Centre for Hypersonics

X2 banner

This is the next generation super-orbital expansion tube after X1.  It is capable of operating at similar conditions to X1 but has a larger diameter (85 mm) facilitating larger models.  The driver section in X2 has a compound piston allowing for a shorter compression tube than would be otherwise necessary.

Details
  • A pilot expansion tube designed and constructed to test concepts for the larger X3 tube
  • Features a compound-piston driver which consists of a light outer piston and a heavier inner piston. The latter separates from the outer piston after some initial compression and the inner piston continues down a smaller diameter compression tube to complete the driver compression process.

X2

The conditions to be expected in the flow assuming equilibrium are given in the following table:

Parameter

Moderate Enthalpy
High Enthalpy (Nitrogen)
Free-stream
Normal Shock
Freestream
Normal Shock

Pressure (kPa)

67
1890
3.3
220

Temperature (K)

4900
8500
4800
11500

Density (kg/m3)

0.046
0.52
0.0022
0.030

Enthalpy (MJ/kg)

27
27
61
61

Velocity (km/s)

6.55
0.6
10.3
0.7

Mach Number

4.8
0.3
7.3
0.2

Diss. fraction N2

-
0.47
0.06
1.0

Ion. fraction N

-
-
-
0.06
Shock Standoff Distances for Spheres

X2 was used in 2011 to measure standoff distances at conditions that are representative of re-entry of objects into the earth's atmosphere. As a baseline test case for analytical and CFD modelling, a 60 mm diameter sphere was located in a 10.0 km/s flow and the resulting video is linked here.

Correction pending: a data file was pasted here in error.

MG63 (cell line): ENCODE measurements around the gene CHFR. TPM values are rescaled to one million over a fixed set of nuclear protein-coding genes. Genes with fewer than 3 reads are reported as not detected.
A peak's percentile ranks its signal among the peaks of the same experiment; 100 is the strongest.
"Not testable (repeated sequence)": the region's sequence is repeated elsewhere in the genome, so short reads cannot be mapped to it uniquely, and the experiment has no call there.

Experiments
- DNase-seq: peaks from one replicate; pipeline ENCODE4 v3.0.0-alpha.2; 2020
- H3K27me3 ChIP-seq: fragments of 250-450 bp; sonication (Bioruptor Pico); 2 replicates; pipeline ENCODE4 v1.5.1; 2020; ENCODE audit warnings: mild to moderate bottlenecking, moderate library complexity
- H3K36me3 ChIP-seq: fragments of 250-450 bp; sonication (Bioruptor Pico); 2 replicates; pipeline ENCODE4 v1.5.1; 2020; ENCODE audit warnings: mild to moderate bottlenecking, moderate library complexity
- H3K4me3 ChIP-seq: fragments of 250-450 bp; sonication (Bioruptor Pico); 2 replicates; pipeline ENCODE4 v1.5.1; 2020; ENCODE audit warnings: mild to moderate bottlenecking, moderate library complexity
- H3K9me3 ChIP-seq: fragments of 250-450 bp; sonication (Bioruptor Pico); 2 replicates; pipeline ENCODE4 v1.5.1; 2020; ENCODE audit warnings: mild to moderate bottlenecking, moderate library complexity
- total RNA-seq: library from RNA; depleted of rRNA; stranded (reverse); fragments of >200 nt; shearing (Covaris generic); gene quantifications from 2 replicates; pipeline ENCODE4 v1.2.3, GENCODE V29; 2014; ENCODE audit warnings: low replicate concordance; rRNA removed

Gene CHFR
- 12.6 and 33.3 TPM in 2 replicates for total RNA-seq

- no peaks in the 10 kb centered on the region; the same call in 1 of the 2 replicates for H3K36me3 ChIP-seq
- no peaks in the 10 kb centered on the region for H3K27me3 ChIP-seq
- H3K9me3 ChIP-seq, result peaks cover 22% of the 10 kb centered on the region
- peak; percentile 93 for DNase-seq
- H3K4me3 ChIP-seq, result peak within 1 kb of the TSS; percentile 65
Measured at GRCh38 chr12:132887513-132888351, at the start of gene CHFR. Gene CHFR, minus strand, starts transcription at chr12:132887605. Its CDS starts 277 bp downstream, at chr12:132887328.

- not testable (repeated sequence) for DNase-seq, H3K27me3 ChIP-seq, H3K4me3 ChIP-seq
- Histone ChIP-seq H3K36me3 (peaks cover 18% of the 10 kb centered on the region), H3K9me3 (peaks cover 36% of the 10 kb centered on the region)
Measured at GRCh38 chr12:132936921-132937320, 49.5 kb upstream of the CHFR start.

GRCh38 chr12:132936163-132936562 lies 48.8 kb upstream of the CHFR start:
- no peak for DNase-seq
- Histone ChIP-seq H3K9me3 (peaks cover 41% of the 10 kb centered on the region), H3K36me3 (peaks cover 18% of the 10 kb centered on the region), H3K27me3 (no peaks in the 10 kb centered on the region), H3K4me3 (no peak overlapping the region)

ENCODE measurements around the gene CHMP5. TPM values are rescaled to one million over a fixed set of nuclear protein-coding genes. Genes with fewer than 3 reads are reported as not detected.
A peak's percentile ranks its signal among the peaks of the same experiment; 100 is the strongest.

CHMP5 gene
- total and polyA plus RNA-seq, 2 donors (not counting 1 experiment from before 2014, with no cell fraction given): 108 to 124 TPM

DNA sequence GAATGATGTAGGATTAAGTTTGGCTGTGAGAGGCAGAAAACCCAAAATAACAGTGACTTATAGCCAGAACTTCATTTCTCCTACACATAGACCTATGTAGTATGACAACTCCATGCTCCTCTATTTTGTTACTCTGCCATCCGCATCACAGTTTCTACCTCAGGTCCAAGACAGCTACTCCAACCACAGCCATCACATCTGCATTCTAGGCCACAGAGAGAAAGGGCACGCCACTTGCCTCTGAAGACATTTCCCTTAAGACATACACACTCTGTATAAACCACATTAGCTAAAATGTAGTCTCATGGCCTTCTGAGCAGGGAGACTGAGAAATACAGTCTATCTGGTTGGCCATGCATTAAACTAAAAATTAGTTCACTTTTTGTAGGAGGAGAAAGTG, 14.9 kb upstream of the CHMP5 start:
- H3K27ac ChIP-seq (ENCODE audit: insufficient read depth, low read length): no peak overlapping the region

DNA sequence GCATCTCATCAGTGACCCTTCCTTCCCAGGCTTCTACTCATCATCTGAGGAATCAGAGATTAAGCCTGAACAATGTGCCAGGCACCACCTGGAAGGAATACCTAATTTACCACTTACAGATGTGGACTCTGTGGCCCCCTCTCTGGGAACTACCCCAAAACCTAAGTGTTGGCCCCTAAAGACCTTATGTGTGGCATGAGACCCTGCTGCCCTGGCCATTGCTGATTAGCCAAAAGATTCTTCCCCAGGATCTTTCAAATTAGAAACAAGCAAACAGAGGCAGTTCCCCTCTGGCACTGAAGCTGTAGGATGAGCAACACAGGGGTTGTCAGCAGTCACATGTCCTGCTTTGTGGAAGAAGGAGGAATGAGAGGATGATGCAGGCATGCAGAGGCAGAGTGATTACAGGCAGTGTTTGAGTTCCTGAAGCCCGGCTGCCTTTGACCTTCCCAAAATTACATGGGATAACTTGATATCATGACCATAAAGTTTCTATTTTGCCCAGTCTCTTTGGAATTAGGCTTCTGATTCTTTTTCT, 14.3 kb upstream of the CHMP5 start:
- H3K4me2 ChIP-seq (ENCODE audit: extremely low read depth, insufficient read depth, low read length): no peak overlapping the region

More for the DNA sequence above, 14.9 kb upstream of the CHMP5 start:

Fun with Hypersonics - World's Fastest Sports Balls

To demonstrate the flow that would occur if a golf ball was hit really, really hard, a golf ball was held in the test section of X2 and a flow of 8.4 km/s was passed over it. A video was taken with the high speed camera at a 125 kHz sampling rate. After the steady flow when the shock standoff distance remains constant,  you can see small pieces of the mylar diaphragm (that initially separates the test gas in the shock tube from the acceleration gas in the acceleration tube) bouncing off the surface of the golf ball and interacting with the flow.

What we really need to do is to come up with a secret weapon to help Australia win back the Ashes from England. Therefore, a cricket ball was placed in the same flow (for an inswinging delivery). We now just need to develop a bowler who can propell a ball at this speed. We expect that this would be a difficult delivery to play.

These videos were taken during the UQ Open Day in August 2011.